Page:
The Construction of this Denver Pavilion was Inspired by Mines

By: Alyson Wyers - Published: • References: designboom
This Denver pavilion is like an above-ground mine and was designed and conceived by the Chilean firm Pezo von Ellrichshausen. The five-story structure is an experiment in architectural scale and gravity within a tall and narrow building. The airy architecture is constructed out of recycled beetle-killed timber sticks that are shaped into square modules. These modules compose the tower's foundation, which build on each other to create a sense of unity.

From afar the Denver pavilion looks like a transparent billboard. However, the inhabitable building looks more like a solid wall from the city. This varying visual effect only adds to the intrigue alongside the unconventional foundation. The mine-like aspect comes from the locally-sourced rocks placed strategically in the interior's shelves for stability's sake.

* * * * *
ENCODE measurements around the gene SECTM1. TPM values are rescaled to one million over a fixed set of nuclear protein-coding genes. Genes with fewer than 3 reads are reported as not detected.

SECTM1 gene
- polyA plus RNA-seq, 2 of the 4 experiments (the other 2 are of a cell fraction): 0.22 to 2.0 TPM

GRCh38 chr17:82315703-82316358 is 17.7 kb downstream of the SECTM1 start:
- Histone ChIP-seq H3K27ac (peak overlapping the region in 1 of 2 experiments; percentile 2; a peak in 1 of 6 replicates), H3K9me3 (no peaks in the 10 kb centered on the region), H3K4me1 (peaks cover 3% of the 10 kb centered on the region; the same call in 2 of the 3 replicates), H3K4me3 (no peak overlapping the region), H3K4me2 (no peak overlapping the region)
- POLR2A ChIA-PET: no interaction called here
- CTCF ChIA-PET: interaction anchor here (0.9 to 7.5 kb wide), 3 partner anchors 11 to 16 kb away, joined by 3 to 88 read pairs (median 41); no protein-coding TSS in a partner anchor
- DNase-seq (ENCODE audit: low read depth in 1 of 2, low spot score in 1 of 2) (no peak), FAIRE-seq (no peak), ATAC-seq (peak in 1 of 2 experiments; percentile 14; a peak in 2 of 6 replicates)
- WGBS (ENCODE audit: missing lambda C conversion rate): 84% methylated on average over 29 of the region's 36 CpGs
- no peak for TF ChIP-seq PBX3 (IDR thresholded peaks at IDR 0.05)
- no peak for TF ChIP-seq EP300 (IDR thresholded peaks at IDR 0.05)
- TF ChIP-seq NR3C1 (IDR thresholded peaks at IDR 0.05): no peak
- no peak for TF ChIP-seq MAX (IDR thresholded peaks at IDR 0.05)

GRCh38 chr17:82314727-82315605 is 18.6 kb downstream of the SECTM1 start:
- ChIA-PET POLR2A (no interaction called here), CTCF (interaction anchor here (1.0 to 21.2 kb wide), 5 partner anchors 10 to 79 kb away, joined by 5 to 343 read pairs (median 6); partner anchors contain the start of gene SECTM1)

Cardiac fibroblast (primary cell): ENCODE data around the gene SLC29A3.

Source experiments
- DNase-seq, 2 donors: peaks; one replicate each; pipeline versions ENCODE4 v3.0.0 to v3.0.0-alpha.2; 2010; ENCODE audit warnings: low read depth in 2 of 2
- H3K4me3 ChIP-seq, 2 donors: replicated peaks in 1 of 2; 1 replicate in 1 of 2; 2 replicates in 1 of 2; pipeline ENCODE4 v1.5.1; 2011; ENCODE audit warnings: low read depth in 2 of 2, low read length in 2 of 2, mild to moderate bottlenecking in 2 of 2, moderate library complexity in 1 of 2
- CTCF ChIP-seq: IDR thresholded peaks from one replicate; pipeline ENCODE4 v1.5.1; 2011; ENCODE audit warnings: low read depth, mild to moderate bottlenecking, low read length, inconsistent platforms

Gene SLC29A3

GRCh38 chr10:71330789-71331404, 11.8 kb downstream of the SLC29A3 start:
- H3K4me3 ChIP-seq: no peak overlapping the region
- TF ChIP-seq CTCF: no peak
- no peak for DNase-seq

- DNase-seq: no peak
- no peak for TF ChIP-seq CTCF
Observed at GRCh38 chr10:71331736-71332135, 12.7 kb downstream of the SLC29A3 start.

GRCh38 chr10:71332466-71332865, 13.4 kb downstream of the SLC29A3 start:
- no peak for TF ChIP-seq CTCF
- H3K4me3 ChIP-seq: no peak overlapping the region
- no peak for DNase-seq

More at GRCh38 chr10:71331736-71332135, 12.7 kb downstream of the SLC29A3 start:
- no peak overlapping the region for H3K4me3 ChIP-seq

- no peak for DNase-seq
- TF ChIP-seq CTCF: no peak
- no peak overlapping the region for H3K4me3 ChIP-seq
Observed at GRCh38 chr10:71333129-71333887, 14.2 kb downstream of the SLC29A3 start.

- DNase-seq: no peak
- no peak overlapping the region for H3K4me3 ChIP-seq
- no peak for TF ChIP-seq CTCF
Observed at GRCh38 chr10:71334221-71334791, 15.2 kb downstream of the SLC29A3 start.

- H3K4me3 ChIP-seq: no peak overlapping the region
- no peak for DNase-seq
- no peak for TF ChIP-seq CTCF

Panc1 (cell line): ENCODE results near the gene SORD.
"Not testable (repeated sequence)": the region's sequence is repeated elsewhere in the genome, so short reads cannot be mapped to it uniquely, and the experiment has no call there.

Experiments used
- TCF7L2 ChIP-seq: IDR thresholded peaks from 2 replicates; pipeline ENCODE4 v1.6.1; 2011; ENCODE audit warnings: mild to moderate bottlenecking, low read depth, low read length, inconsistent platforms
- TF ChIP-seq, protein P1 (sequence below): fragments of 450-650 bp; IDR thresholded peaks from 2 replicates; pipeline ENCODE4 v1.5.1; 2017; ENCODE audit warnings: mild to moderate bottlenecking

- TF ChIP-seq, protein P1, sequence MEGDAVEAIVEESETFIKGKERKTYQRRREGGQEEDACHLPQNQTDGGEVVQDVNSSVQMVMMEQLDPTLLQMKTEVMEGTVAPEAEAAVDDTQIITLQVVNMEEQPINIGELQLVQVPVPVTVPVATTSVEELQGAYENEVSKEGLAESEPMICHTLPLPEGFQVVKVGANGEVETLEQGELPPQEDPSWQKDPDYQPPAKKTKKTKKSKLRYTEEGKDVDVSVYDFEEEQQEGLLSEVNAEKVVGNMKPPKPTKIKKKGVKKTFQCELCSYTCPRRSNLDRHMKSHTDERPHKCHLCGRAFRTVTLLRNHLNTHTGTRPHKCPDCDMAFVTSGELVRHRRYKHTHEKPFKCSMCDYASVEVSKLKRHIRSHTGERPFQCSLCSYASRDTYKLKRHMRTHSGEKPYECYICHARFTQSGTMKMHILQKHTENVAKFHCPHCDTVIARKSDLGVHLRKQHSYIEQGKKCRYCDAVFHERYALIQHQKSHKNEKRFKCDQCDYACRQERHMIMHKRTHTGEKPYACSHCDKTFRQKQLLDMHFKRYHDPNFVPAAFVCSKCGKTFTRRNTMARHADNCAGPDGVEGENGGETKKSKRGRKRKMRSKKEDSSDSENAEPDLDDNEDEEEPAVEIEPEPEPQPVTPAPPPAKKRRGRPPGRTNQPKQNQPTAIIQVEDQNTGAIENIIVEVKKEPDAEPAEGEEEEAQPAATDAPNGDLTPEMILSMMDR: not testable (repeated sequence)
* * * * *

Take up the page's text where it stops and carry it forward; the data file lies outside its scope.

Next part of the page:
Photo Credits: designboom Stats for Gravity-Defying Wooden Walls Trending: This Year & Average
Traction: 6,236 clicks in 45 w
Interest: 4 minutes
Concept: Denver Pavilion
Related: 98 examples / 75 photos
Segment: Neutral, 18-55+
Comparison Set: 36 similar articles, including: shape-shifting pavilions, abstract geometric gazebos, and transparent floral-printed pavilions.